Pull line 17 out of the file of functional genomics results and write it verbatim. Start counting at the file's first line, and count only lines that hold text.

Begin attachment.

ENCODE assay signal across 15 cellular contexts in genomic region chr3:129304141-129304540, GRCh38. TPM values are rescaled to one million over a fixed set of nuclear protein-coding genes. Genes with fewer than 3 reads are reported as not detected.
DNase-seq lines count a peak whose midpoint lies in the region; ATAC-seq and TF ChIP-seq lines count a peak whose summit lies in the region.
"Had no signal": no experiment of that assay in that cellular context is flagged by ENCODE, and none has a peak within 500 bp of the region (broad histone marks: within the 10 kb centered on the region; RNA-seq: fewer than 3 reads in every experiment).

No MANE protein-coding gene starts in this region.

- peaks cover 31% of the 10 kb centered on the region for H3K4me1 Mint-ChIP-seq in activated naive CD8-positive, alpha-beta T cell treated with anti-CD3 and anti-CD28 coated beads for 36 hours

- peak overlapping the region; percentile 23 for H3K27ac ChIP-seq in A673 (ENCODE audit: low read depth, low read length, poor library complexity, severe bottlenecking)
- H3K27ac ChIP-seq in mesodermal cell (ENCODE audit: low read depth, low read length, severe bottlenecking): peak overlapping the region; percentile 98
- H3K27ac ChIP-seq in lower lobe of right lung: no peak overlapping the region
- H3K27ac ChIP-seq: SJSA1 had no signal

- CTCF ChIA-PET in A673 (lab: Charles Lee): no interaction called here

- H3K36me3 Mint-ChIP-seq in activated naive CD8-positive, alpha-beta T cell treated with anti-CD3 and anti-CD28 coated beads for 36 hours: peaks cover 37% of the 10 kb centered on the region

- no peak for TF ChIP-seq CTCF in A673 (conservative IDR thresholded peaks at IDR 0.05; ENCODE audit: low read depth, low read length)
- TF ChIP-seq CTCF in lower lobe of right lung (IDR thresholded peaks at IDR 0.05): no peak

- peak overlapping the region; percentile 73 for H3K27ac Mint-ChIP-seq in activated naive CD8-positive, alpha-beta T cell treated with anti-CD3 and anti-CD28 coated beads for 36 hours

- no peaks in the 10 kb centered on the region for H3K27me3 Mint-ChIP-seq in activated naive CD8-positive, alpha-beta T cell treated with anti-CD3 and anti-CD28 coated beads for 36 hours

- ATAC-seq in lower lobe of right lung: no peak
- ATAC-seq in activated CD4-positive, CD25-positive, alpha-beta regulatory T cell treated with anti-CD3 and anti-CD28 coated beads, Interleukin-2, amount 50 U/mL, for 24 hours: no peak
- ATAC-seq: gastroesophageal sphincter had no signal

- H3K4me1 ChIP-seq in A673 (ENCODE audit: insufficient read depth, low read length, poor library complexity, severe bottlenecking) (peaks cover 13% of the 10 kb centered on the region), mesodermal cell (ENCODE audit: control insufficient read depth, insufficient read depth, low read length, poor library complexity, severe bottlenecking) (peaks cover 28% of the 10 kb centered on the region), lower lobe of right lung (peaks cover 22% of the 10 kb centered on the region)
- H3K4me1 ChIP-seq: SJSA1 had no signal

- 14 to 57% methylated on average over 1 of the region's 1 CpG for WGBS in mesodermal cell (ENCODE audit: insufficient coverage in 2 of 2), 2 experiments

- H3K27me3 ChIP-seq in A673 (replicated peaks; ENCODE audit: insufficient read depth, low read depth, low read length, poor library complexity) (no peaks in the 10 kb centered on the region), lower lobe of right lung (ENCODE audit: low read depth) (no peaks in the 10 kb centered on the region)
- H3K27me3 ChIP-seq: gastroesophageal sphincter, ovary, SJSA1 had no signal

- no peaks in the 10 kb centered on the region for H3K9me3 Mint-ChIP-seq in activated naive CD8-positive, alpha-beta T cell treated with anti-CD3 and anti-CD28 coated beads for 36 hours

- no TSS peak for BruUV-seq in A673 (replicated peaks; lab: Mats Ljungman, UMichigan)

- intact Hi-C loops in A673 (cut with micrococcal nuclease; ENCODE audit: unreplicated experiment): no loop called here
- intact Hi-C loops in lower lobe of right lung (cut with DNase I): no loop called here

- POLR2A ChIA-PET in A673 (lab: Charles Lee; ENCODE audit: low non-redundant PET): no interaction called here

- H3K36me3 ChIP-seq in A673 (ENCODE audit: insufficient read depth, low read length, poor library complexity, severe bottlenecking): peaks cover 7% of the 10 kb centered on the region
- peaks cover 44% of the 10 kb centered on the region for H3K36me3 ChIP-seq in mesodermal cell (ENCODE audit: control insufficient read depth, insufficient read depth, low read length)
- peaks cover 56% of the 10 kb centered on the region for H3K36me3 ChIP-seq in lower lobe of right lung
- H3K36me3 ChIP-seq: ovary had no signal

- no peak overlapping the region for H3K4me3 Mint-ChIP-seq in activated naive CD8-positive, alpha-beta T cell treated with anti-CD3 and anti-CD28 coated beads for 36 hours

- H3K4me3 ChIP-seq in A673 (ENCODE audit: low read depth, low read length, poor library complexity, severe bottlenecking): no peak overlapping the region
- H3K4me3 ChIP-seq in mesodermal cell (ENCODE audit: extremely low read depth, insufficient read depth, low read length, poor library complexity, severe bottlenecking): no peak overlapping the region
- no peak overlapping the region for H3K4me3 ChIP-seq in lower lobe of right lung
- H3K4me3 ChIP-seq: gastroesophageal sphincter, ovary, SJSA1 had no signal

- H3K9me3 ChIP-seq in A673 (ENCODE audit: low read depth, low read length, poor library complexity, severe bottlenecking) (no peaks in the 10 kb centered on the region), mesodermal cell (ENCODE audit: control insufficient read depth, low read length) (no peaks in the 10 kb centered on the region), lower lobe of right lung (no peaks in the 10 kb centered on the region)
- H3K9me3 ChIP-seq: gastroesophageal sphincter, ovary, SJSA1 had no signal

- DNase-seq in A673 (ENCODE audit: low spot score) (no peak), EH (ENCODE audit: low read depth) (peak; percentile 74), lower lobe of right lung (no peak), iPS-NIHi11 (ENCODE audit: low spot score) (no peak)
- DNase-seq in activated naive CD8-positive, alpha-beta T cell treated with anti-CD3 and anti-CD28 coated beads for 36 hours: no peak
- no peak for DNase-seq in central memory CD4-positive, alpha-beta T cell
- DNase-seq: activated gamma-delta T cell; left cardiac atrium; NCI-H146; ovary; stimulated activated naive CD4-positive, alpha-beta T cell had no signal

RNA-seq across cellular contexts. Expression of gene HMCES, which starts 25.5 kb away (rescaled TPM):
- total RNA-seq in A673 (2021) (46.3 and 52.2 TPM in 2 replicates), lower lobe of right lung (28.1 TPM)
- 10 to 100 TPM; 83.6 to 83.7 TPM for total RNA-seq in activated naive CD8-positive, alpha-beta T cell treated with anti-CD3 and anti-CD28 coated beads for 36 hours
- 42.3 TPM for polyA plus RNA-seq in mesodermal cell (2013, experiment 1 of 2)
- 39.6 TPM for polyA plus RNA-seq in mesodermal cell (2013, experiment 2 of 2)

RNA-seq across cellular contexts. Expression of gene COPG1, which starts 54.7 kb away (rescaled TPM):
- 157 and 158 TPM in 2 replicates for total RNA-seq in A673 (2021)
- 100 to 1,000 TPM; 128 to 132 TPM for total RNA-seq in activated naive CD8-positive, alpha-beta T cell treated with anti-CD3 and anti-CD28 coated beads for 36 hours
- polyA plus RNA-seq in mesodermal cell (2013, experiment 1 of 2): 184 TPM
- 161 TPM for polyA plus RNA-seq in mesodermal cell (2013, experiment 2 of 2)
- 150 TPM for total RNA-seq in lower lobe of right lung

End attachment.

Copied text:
- ATAC-seq in activated CD4-positive, CD25-positive, alpha-beta regulatory T cell treated with anti-CD3 and anti-CD28 coated beads, Interleukin-2, amount 50 U/mL, for 24 hours: no peak